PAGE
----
You are in pain. When you see your doctor, they say you have a pinched nerve. You will wonder and ask your doctor what they mean by it. Doctors define compressed or damaged nerves as pinched nerves. It develops when there is an injury or inflammation in a nerve root. The nerve root is where a nerve stems from the spinal cord.
You can experience a pinched nerve in other parts of the spine. These parts include the neck, lumber spine, or thoracic. The one you get in the neck and lead to radiculopathy. In radiculopathy, you will feel tingling, numbness, pain, and weakness in the arms. About 85 out of 100,000 adults have pinched nerves each year.
It usually happens because of a herniated disc in early middle-aged adults. People get this condition when soft discs between the vertebrae of the spine split and infuriate nerves around that area. It may be the result of sudden bending, twisting, or lifting. It is a common condition in people aged 50 to 54 in older people and middle-aged adults.
Often, aging causes degeneration in the spine. With time discs can shorten and causes irritation and compression in vertebrae. Bone growth also compresses the nerves. Sometimes, you will feel pins and needles in your neck. It may also cause weakness and pain in your arms, shoulder, or hands.
If you are feeling constant pain, it is time to get an appointment for South Valley Neurology. South Valley Neurology will help you in this condition as they conduct the examination and review your medical history.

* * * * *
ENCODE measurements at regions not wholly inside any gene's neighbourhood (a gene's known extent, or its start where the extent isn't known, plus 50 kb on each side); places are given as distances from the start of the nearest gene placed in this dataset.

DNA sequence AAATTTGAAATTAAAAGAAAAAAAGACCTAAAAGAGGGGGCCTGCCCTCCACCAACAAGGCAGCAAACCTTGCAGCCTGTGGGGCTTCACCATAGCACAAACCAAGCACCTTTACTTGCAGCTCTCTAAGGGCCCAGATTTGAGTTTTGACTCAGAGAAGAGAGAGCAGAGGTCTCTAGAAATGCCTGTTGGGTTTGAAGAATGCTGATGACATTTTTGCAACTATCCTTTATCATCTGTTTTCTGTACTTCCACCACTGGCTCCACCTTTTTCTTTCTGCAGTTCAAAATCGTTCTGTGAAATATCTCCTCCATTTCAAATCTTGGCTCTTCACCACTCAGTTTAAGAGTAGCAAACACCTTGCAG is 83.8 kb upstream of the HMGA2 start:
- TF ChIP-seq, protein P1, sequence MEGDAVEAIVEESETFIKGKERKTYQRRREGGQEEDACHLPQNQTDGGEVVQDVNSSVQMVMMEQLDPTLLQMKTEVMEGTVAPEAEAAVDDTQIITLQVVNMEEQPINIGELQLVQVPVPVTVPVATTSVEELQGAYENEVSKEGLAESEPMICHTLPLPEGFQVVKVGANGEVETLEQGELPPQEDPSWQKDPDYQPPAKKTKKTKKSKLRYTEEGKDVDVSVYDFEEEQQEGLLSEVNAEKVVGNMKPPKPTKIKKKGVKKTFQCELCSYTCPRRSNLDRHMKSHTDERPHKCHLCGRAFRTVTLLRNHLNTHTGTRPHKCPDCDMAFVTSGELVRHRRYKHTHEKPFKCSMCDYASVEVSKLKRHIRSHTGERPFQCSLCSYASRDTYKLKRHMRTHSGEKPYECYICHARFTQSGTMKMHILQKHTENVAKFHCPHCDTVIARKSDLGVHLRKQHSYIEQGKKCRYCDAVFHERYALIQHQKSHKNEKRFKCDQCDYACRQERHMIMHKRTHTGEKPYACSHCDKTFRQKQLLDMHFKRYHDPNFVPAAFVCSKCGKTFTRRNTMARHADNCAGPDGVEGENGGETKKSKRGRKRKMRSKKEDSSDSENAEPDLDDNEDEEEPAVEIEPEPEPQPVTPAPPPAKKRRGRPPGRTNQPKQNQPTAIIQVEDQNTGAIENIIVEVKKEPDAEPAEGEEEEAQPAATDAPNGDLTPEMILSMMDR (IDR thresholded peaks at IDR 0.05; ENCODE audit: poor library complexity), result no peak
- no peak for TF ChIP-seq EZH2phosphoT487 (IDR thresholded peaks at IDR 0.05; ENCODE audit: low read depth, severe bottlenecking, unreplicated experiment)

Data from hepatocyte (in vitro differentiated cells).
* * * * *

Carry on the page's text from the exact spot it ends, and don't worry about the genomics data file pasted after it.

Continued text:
After confirming symptoms, you inform them the specialized team at South Valley Neurology will come up with a way to treat this condition. To get timely treatment and relief, you need to observe the changes in your body. In this case, you need to know about the symptoms to report them accurately to your physicians. Check out the list of the signs and treatments for pinched nerves.
Signs indicating you have a pinched nerve
The common signs that indicate you have a pinched nerve include -
- Burning sensation
- Pain radiating outward
- Tingling or sensation like pins and needles
- Pain when moving head or neck
- Muscle weakness
- Muscle spasms
- Poor neck range of motion
You may also feel like the affected limb has fallen asleep when you experience a pinched nerve.
Treatment for a pinched nerve
The seriousness of your symptoms, the primary causes, and how these causes affect your daily life are the factors on which the treatment of pinched nerves depends. Sometimes, your doctor will recommend non-invasive, conservative treatments such as -
- Rest and patience
- Heat and ice therapy
- A Cervical collar or splints
- Physical therapy
- Over-the-counter pain medication
In severe cases, the doctors also prescribe medication and use specific over-the-counter medicines to help you improve daily functions and treat the symptoms of the pinched nerves. Neurological surgery is also an option when the symptoms worsen or persist. There are numerous surgeries for treating pinched nerves, including surgical fusion and discectomy.
Some exercises like chin tuck, trap stretch, chin tuck with extension, neck bend, head turn, and shoulder roll can help ease the pain.